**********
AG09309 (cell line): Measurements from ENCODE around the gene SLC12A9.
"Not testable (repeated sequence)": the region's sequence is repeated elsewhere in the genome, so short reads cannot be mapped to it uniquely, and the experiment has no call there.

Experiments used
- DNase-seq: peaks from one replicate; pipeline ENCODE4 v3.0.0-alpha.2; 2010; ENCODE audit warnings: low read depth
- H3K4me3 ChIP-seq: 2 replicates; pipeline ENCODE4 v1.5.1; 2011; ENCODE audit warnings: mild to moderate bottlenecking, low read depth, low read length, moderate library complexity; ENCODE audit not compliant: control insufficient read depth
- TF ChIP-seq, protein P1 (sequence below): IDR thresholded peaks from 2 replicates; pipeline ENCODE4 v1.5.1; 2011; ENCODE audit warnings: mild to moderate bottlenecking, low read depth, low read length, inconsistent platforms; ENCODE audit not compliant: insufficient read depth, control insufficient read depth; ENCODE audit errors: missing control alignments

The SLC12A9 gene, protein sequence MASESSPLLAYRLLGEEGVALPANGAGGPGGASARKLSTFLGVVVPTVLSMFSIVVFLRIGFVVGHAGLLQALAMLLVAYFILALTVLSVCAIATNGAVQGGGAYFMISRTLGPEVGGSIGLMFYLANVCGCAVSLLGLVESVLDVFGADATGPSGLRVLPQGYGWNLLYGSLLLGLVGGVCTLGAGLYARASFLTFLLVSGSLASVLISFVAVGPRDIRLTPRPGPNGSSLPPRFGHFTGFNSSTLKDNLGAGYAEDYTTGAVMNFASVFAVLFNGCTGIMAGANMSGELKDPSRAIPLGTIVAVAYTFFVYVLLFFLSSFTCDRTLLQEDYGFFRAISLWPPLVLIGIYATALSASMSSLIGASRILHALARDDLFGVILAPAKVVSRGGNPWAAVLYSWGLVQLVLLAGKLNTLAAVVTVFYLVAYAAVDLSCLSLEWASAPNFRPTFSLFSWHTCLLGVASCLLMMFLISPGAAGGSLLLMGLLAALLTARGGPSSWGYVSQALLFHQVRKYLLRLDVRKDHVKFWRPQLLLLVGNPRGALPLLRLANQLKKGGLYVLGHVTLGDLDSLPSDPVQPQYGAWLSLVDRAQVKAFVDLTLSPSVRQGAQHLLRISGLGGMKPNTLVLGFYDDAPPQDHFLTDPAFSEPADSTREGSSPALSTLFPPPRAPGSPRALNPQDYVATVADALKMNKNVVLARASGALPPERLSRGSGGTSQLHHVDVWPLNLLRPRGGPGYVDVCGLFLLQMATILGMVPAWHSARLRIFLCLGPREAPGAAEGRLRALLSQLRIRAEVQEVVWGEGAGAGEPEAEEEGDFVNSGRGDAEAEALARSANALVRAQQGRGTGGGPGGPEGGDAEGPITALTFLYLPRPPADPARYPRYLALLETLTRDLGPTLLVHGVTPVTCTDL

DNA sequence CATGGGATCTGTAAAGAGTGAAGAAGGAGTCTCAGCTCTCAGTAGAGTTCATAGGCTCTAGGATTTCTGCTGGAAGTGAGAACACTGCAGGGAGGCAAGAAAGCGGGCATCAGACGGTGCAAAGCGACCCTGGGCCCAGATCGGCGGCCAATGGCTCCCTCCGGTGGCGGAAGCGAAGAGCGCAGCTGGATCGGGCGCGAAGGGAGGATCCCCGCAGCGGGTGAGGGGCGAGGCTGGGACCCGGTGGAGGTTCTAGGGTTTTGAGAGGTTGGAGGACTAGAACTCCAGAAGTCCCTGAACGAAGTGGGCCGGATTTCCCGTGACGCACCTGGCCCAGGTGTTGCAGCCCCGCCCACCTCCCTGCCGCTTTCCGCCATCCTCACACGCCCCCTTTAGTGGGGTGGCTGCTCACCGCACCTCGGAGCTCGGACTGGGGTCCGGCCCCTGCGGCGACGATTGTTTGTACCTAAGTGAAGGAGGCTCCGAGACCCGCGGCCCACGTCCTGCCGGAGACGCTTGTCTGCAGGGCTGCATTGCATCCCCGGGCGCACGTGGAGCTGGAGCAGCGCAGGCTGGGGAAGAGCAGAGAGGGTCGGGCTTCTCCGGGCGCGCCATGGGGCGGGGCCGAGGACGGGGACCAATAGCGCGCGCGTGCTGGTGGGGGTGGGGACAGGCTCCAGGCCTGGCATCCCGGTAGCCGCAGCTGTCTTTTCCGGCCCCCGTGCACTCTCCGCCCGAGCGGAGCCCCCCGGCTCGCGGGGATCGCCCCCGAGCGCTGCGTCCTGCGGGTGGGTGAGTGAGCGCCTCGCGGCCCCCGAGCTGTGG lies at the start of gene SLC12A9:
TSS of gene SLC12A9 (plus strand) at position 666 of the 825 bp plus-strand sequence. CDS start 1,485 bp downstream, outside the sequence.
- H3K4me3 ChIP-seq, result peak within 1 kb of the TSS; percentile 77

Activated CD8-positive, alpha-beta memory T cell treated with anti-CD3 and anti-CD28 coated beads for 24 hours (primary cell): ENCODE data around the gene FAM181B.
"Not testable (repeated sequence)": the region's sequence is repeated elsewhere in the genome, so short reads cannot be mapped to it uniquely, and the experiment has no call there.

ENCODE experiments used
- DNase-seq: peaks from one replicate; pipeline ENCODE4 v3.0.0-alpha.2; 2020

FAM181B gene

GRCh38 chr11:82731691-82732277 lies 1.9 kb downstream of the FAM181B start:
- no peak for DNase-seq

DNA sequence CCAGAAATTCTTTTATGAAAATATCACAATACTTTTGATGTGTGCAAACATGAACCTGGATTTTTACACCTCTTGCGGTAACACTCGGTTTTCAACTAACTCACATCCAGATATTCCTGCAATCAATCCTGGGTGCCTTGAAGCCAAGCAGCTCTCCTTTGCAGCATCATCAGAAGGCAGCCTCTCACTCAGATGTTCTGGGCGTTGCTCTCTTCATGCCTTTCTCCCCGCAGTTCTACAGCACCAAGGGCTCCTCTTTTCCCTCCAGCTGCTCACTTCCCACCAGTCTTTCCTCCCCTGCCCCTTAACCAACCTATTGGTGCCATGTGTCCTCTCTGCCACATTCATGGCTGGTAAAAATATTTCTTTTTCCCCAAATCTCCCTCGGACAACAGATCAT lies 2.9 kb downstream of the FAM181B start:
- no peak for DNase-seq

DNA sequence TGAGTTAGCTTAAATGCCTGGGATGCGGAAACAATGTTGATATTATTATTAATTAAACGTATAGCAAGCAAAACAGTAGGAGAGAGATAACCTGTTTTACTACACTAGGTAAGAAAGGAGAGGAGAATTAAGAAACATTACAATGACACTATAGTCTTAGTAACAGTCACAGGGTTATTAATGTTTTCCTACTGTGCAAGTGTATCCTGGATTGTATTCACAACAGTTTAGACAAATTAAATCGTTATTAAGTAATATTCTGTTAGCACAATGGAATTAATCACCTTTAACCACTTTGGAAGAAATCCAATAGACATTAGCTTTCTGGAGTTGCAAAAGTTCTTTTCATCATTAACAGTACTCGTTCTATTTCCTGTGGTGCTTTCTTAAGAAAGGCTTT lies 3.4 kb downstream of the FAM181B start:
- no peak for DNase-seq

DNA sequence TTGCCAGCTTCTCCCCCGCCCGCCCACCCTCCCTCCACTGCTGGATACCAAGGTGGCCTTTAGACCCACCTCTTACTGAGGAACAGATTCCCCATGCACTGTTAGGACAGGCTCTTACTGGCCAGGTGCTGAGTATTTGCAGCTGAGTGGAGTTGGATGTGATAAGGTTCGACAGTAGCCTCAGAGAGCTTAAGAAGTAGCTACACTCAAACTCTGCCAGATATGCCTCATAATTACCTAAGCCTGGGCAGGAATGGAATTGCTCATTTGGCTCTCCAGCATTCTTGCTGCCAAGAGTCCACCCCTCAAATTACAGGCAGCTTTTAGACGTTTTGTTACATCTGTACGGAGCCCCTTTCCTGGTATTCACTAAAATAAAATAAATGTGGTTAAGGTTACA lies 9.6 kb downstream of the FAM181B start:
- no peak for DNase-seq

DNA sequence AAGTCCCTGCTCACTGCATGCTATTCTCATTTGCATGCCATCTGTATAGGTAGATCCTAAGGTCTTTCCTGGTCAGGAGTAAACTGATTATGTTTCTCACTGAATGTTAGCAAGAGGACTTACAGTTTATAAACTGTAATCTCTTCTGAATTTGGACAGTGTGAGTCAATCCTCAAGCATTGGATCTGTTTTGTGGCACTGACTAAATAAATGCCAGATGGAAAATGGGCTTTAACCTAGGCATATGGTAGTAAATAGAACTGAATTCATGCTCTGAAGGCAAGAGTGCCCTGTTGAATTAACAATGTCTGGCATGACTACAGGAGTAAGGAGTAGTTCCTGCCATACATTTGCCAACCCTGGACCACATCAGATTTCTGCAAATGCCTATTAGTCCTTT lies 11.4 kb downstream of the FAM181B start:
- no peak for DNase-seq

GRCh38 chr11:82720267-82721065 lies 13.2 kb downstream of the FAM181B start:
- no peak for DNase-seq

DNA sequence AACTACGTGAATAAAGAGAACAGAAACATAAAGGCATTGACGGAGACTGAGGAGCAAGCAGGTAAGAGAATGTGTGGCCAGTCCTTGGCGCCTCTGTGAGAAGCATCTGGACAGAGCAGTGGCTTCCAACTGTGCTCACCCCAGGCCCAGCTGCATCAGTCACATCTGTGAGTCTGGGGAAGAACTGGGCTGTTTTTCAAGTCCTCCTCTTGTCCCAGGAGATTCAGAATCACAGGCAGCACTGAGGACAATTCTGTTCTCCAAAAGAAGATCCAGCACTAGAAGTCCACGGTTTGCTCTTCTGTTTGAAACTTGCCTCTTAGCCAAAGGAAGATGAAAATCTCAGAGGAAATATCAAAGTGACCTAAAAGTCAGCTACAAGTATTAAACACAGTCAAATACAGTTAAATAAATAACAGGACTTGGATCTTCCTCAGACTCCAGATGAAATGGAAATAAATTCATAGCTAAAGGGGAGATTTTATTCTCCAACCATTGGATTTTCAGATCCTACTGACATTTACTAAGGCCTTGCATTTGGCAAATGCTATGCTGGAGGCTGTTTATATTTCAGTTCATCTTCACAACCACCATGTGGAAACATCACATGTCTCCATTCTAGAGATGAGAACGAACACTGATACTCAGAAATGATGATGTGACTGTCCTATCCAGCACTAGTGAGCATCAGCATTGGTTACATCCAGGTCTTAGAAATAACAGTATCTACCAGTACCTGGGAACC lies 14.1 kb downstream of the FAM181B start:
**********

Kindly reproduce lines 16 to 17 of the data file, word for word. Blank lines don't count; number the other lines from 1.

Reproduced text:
GRCh38 chr11:82731691-82732277 lies 1.9 kb downstream of the FAM181B start:
- no peak for DNase-seq